Samsung’s Galaxy Gear: I think I’m the only person on Earth that actually likes this thing

BY Stefan Constantinescu

Published 17 Jan 2014

Watches are a touchy subject. If you’re a young person, you’ve probably never owned one because you’ve relied on your phone to tell you the time since you learned the letters of the alphabet. If you’re older, you probably owned a watch or two at some point, but then you eventually got a phone and failed to see the need to own a device that required manual calibration every few months. As for me, I got my first phone right as I got my first car. Before then, I had several time pieces. Nothing fancy, but enough so that I could coordinate my watch with my outfits.

I bring all this up to give you a background on how I see this product category. As you can guess, the reason I stopped wearing a watch is because it no longer made sense to me. Here’s a device, the mobile phone, that I carry with me everywhere, it always has the correct time because it syncs with the nearest cell tower, and it even has an alarm function, making the bedside clock obsolete as well.

When Samsung announced the Galaxy Gear, I admittedly had zero interest in it. Absolutely none. During my short time with the Galaxy Note 3, however, one of Samsung’s marketing people reached out to me and asked if I would like to try the Gear. At the time, the Note 3 was the only device that could communicate with the watch. Without even giving myself a few minutes to think it over, I simply accepted.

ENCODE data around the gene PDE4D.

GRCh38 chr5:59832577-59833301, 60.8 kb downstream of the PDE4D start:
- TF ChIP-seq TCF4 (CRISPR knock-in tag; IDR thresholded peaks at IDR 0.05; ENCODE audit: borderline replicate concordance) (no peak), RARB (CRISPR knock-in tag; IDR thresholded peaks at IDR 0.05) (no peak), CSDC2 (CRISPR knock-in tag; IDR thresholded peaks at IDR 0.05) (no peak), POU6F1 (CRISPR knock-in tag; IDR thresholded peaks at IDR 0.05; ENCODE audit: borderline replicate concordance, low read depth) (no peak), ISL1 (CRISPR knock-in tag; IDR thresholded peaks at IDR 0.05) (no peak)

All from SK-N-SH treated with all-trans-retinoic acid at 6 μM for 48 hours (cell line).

Two weeks later, here’s what I think of it.

Before I even begin, I want to emphasize that every review of the Galaxy Gear that you’ve probably read is based on a version of the Gear’s software that I never had to deal with. As soon as I paired the Galaxy Gear to the Note 3, it asked me to update the software, which I did.

What did this new software add? The original Gear was fundamentally broken. If you received an email, the Gear would vibrate, tell you there’s a new message in your inbox, and that you should take your phone out of your pocket to read it. My Gear, on the other hand, actually displayed the sender, the subject, and a fair amount of text that I could scroll through.

The original Gear also apparently had horrible battery life, which I didn’t experience. Between my three email accounts, two Twitter accounts, and one Facebook account, all pushing notifications, the Gear running the latest software from Samsung consistently lasted three days. That’s a stark contrast from the 25 hours the company originally claimed the Gear would deliver.

As for the camera, it’s something I tried simply because it was there, but I never made any real world use out of it. It’s awkward to use to take a photo of a document. It’s awkward to use when you want to snap a photo of something in front of you. And while I wouldn’t call the end results terrible to look at, I’d probably never share them on Facebook or Twitter. And in case you’re wondering, as soon as you snap a photo, it immediately begins transmitting to your phone via Bluetooth.